49. Söderström, M., Boldemann, C., Sahlin, U., Mårtensson, F., Raustorp, A., & Blennow, M. (2013). The quality of the outdoor environment influences childrens health—A cross-sectional study of preschools. Acta Paediatrica, 102(1), 83–91.CrossRefGoogle Scholar
  50. Tam, V. C., & Chan, R. M. (2009). Parental involvement in primary children’s homework in Hong Kong. School Community Journal, 19(2), 81–100.Google Scholar
  51. Tan, S., & Hamzah, A. (2018). Singapore a good country to raise kids, but maybe not the best. Retrieved December 2, 2018, from https://www.savethechildren.org/content/dam/usa/reports/emergency-response/end-of-childhood-report.PDF.
  52. The Department of Health (2017). Australian 24-hour movement guidelines for the early years (birth to 5 years): An integration of physical activity, sedentary behaviour, and sleep. Retrieved June 4, 2018, from http://www.health.gov.au/internet/main/publishing.nsf/content/npra-0-5yrs-brochure.
  53. Thelen, E., & Smith, L. B. (1994). A dynamic systems approach to the development of cognition and action. Cambridge: Bradford/MIT Press.Google Scholar
  54. Thigpen, B. (2007). Outdoor play: Combating sedentary lifestyles. Zero to Three, 28(1), 19–23.Google Scholar
  55. Townsend, N., Wickramasinghe, K., Williams, J., Bhatnagar, P., & Rayner, M. (2015). Physical activity statistics 2015. London: British Heart Foundation.Google Scholar
  56. Tremblay, M. S., Gray, C., Babcock, S., Barnes, J., Bradstreet, C. C., Carr, D., et al. (2015). Position statement on active outdoor play. International Journal of Environmental Research and Public Health, 12, 6475–6505.CrossRefGoogle Scholar
  57. U.S. Department of Health and Human Services. (2018). Physical activity guidelines for Americans (2nd edn.). Washington, DC: U.S. Department of Health and Human Services.Google Scholar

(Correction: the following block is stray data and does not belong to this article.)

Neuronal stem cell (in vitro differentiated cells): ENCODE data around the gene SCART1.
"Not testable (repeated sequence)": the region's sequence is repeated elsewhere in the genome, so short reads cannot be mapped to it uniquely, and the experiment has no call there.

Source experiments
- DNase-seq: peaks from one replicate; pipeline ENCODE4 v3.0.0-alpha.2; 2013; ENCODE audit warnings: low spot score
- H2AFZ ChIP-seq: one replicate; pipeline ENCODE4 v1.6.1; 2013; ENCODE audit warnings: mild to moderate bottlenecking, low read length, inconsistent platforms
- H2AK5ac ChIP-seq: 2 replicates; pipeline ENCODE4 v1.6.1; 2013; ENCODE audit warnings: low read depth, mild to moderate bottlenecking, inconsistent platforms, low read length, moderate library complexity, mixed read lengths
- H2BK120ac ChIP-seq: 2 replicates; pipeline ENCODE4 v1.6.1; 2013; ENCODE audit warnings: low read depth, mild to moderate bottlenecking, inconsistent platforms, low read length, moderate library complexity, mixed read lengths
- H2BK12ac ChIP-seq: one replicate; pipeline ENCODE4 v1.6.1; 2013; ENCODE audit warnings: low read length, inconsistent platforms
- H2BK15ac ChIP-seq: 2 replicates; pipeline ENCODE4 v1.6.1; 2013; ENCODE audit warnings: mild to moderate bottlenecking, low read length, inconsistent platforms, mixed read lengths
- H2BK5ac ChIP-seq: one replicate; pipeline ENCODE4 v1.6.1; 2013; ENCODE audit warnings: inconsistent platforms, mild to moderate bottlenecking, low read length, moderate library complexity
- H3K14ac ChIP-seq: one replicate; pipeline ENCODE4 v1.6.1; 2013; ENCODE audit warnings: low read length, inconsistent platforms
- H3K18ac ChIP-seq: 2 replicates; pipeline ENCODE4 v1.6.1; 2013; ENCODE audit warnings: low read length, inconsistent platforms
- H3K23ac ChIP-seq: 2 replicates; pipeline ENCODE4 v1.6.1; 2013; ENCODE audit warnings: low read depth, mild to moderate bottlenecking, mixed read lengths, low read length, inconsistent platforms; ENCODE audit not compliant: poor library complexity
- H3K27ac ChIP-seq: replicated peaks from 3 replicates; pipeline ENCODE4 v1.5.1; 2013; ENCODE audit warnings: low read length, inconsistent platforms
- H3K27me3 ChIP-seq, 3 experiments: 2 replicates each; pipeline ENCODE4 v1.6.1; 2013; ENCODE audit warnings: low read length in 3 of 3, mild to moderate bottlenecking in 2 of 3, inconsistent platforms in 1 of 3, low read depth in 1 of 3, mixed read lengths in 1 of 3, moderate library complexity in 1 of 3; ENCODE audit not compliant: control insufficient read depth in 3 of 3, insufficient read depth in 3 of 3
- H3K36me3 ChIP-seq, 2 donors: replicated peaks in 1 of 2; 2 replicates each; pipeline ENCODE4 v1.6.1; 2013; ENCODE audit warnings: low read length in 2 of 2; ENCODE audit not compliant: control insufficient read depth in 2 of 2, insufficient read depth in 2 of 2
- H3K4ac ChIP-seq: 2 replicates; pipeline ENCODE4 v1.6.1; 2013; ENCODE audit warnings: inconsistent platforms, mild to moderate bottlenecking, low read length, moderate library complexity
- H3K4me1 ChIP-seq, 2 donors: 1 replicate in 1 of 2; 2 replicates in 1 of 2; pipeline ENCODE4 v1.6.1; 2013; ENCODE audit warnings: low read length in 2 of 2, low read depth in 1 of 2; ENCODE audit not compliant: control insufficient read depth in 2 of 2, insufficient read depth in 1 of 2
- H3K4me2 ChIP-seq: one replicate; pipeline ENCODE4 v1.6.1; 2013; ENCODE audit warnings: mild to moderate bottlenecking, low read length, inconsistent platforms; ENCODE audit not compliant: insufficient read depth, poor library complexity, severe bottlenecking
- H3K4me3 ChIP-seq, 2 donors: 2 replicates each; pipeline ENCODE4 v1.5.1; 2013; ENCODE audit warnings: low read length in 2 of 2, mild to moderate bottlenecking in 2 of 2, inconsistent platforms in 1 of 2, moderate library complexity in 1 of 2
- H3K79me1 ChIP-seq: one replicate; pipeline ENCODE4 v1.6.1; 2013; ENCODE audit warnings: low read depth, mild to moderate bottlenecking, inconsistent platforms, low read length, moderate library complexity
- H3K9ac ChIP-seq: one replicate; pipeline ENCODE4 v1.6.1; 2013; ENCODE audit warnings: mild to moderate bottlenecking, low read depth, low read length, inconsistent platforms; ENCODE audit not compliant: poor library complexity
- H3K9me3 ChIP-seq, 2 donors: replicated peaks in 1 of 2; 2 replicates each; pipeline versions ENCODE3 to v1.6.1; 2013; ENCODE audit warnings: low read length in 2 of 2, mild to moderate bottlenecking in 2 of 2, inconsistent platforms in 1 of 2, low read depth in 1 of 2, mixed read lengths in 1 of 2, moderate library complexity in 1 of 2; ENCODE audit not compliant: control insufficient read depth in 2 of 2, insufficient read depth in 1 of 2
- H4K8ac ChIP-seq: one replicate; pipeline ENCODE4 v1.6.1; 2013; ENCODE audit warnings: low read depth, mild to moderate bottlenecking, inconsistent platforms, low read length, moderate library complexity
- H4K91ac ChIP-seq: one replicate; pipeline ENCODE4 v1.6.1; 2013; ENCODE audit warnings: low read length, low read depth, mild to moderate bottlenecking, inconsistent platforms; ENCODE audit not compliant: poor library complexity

58. United Nations Department of Economic and Social Affairs (Population Division). (2014). World urbanization prospects. Retrieved December 20, 2015, from http://esa.un.org/unpd/wup/Highlights/WUP2014-Highlights.pdf.
  59. World Health Organisation. (2010). Urbanization and health. Retrieved December 20, 2015, from http://www.who.int/bulletin/volumes/88/4/10-010410.pdf.
  60. World Health Organisation. (2018). Physical activity. Retrieved December 1, 2018, from https://www.who.int/news-room/fact-sheets/detail/physical-activity.
  61. Yim, H. Y. B., & Lee, L. W. M. (2016). Urban play spaces for children. In M. Ebbeck & M. Waniganayake (Eds.), Play in early childhood education: Learning in diverse contexts (2nd edn., pp. 250–269). Docklands: Oxford University Press.Google Scholar
  62. Yim, H. Y. B., Lee, L. W. M., & Ebbeck, M. (2010). Play and cultural transition: Immigrant children living in Hong Kong. In M. Ebbeck & M. Waniganayake (Eds.), Children’s play in early childhood education: Facilitating learning in diverse contexts (pp. 254–269). Docklands: Oxford University Press.Google Scholar
  63. Young, T., & Elliott, S. (2013). Rethinking outdoor learning environments. National Quality Standard, Professional Learning Program e-Newsletter, 59, 1–4.Google Scholar
  64. Zhang, Y. X., Zhao, J. S., & Chu, Z. H. (2014). Prevalence of overweight and obesity among children and adolescents is associated with urbanization in Shandong, China. International Journal of Cardiology, 176(3), 1212–1213.CrossRefGoogle Scholar

Copyright information

© Springer Nature B.V. 2019

Authors and Affiliations

  1. 1.School of EducationUniversity of South AustraliaAdelaideAustralia
  2. 2.School of EducationDeakin UniversityGeelongAustralia
  3. 3.SEED Institute Pte LtdSingaporeSingapore

Personalised recommendations